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Is variation in tail vertebral morphology linked to habitat use in chameleons?

Allison Luger (UGent) , Anouk Ollevier (UGent) , Barbara De Kegel (UGent) , Anthony Herrel (UGent) and Dominique Adriaens (UGent)
(2020) JOURNAL OF MORPHOLOGY. 281(2). p.229-239
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Abstract
Chameleons (Chamaeleonidae) are known for their arboreal lifestyle, in which they make use of their prehensile tail. Yet, some species have a more terrestrial lifestyle, such as Brookesia and Rieppeleon species, as well as some chameleons of the genera Chamaeleo and Bradypodion. The main goal of this study was to identify the key anatomical features of the tail vertebral morphology associated with prehensile capacity. Both interspecific and intra-individual variation in skeletal tail morphology was investigated. For this, a 3D-shape analysis was performed on vertebral morphology using mu CT-images of different species of prehensile and nonprehensile tailed chameleons. A difference in overall tail size and caudal vertebral morphology does exist between prehensile and nonprehensile taxa. Nonprehensile tailed species have a shorter tail with fewer vertebrae, a generally shorter neural spine and shorter transverse processes that are positioned more anteriorly (with respect to the vertebral center). The longer tails of prehensile species have more vertebrae as well as an increased length of the processes, likely providing a greater area for muscle attachment. At the intra-individual level, regional variation is observed with more robust proximal tail vertebrae having longer processes. The distal part has relatively longer vertebrae with shorter processes. Although longer, the small size and high number of the distal vertebrae allows the tail to coil around perches.
Keywords
Chamaeleonidae, grasping ability, morphology, prehensility, vertebrae, FUNCTIONAL-MORPHOLOGY, PREHENSILITY, LOCOMOTION, EVOLUTION, GROWTH, SAURIA

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MLA
Luger, Allison, et al. “Is Variation in Tail Vertebral Morphology Linked to Habitat Use in Chameleons?” JOURNAL OF MORPHOLOGY, vol. 281, no. 2, 2020, pp. 229–39.
APA
Luger, A., Ollevier, A., De Kegel, B., Herrel, A., & Adriaens, D. (2020). Is variation in tail vertebral morphology linked to habitat use in chameleons? JOURNAL OF MORPHOLOGY, 281(2), 229–239.
Chicago author-date
Luger, Allison, Anouk Ollevier, Barbara De Kegel, Anthony Herrel, and Dominique Adriaens. 2020. “Is Variation in Tail Vertebral Morphology Linked to Habitat Use in Chameleons?” JOURNAL OF MORPHOLOGY 281 (2): 229–39.
Chicago author-date (all authors)
Luger, Allison, Anouk Ollevier, Barbara De Kegel, Anthony Herrel, and Dominique Adriaens. 2020. “Is Variation in Tail Vertebral Morphology Linked to Habitat Use in Chameleons?” JOURNAL OF MORPHOLOGY 281 (2): 229–239.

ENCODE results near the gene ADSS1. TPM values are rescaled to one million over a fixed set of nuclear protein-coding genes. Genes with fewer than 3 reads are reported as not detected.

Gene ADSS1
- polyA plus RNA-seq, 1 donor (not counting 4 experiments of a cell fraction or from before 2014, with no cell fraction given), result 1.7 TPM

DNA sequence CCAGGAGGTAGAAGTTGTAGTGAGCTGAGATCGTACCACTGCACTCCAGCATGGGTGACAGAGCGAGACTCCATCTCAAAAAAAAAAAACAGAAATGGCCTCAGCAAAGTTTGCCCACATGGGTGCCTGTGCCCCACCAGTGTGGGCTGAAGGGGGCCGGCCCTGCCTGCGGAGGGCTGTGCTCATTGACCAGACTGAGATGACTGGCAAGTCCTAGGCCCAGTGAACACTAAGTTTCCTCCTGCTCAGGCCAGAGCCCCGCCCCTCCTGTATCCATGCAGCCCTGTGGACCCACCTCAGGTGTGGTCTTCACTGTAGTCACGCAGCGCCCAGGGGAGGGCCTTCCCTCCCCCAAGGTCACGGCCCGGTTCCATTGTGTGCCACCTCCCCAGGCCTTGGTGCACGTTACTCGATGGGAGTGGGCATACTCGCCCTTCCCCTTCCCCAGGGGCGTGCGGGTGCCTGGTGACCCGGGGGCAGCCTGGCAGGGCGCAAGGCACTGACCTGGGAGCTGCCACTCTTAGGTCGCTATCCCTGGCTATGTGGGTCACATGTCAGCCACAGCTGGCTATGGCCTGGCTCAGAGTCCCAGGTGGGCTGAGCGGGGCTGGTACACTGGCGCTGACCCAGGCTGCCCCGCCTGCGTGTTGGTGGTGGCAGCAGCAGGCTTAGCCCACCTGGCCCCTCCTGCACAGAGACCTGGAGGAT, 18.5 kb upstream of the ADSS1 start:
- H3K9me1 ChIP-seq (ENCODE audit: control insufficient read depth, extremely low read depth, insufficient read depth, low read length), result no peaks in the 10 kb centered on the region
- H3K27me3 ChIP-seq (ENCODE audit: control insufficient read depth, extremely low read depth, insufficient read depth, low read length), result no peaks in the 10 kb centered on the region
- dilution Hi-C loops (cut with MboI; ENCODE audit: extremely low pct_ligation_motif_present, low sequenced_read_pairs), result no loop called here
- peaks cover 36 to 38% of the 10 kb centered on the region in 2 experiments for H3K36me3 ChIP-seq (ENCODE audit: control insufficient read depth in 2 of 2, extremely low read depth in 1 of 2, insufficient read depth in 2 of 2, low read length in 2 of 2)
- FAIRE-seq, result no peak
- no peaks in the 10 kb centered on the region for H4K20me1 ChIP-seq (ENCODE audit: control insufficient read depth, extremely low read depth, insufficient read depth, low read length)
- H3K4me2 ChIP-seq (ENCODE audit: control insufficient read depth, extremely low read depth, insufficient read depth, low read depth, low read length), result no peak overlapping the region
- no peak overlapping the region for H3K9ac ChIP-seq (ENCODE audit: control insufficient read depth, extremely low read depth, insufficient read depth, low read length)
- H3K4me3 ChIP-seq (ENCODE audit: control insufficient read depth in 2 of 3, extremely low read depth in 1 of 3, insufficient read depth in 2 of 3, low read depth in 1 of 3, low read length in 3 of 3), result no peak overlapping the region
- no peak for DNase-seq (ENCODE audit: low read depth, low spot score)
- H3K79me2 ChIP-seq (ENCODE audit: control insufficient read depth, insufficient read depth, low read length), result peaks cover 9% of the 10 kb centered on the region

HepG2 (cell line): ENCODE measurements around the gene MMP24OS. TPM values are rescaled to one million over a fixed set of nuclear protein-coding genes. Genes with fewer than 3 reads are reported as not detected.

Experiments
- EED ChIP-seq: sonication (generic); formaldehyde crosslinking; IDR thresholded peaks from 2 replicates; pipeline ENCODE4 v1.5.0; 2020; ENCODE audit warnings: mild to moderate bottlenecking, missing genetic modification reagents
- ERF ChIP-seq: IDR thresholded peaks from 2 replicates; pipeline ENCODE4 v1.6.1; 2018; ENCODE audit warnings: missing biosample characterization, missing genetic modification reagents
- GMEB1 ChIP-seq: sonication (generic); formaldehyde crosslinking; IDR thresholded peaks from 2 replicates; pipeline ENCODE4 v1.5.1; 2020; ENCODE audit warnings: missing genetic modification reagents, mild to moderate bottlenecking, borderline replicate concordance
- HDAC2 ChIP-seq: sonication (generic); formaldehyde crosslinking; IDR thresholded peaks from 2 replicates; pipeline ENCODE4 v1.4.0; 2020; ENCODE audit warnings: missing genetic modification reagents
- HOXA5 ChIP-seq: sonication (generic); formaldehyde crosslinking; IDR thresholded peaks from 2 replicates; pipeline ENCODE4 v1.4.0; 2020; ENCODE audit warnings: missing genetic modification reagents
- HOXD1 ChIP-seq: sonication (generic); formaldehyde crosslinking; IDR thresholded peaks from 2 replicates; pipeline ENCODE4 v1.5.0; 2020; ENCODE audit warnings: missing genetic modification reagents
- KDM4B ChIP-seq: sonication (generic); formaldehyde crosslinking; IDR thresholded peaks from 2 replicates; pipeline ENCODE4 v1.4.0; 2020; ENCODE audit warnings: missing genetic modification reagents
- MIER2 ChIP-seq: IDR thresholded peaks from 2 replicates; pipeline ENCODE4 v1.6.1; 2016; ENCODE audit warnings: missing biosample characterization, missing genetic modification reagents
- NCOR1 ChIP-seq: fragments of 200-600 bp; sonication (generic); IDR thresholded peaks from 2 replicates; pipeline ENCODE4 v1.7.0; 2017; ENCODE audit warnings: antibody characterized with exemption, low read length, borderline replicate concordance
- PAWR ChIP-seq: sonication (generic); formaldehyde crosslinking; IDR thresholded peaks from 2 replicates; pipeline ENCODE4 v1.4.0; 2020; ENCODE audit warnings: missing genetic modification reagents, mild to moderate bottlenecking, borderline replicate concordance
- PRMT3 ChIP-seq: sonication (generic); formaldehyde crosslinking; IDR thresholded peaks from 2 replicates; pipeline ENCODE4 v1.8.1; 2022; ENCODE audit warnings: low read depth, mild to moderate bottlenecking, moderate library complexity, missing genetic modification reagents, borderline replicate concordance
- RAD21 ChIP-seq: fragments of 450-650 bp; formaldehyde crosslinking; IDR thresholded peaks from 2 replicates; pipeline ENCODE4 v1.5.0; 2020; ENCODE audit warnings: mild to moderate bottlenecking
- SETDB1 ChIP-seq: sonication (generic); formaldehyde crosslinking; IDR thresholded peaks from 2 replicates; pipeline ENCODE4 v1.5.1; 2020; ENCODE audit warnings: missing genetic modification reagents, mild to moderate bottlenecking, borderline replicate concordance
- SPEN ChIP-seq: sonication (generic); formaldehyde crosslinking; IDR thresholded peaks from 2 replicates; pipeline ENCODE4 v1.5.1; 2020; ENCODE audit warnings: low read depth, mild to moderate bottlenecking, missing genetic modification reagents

Vancouver
1.
Luger A, Ollevier A, De Kegel B, Herrel A, Adriaens D. Is variation in tail vertebral morphology linked to habitat use in chameleons? JOURNAL OF MORPHOLOGY. 2020;281(2):229–39.
IEEE
[1]
A. Luger, A. Ollevier, B. De Kegel, A. Herrel, and D. Adriaens, “Is variation in tail vertebral morphology linked to habitat use in chameleons?,” JOURNAL OF MORPHOLOGY, vol. 281, no. 2, pp. 229–239, 2020.
@article{8641332,
  abstract     = {Chameleons (Chamaeleonidae) are known for their arboreal lifestyle, in which they make use of their prehensile tail. Yet, some species have a more terrestrial lifestyle, such as Brookesia and Rieppeleon species, as well as some chameleons of the genera Chamaeleo and Bradypodion. The main goal of this study was to identify the key anatomical features of the tail vertebral morphology associated with prehensile capacity. Both interspecific and intra-individual variation in skeletal tail morphology was investigated. For this, a 3D-shape analysis was performed on vertebral morphology using mu CT-images of different species of prehensile and nonprehensile tailed chameleons. A difference in overall tail size and caudal vertebral morphology does exist between prehensile and nonprehensile taxa. Nonprehensile tailed species have a shorter tail with fewer vertebrae, a generally shorter neural spine and shorter transverse processes that are positioned more anteriorly (with respect to the vertebral center). The longer tails of prehensile species have more vertebrae as well as an increased length of the processes, likely providing a greater area for muscle attachment. At the intra-individual level, regional variation is observed with more robust proximal tail vertebrae having longer processes. The distal part has relatively longer vertebrae with shorter processes. Although longer, the small size and high number of the distal vertebrae allows the tail to coil around perches.},
  author       = {Luger, Allison and Ollevier, Anouk and De Kegel, Barbara and Herrel, Anthony and Adriaens, Dominique},
  issn         = {0362-2525},
  journal      = {JOURNAL OF MORPHOLOGY},
  keywords     = {Chamaeleonidae,grasping ability,morphology,prehensility,vertebrae,FUNCTIONAL-MORPHOLOGY,PREHENSILITY,LOCOMOTION,EVOLUTION,GROWTH,SAURIA},
  language     = {eng},
  number       = {2},
  pages        = {229--239},
  title        = {Is variation in tail vertebral morphology linked to habitat use in chameleons?},
  url          = {http://dx.doi.org/10.1002/jmor.21093},
  volume       = {281},
  year         = {2020},
}

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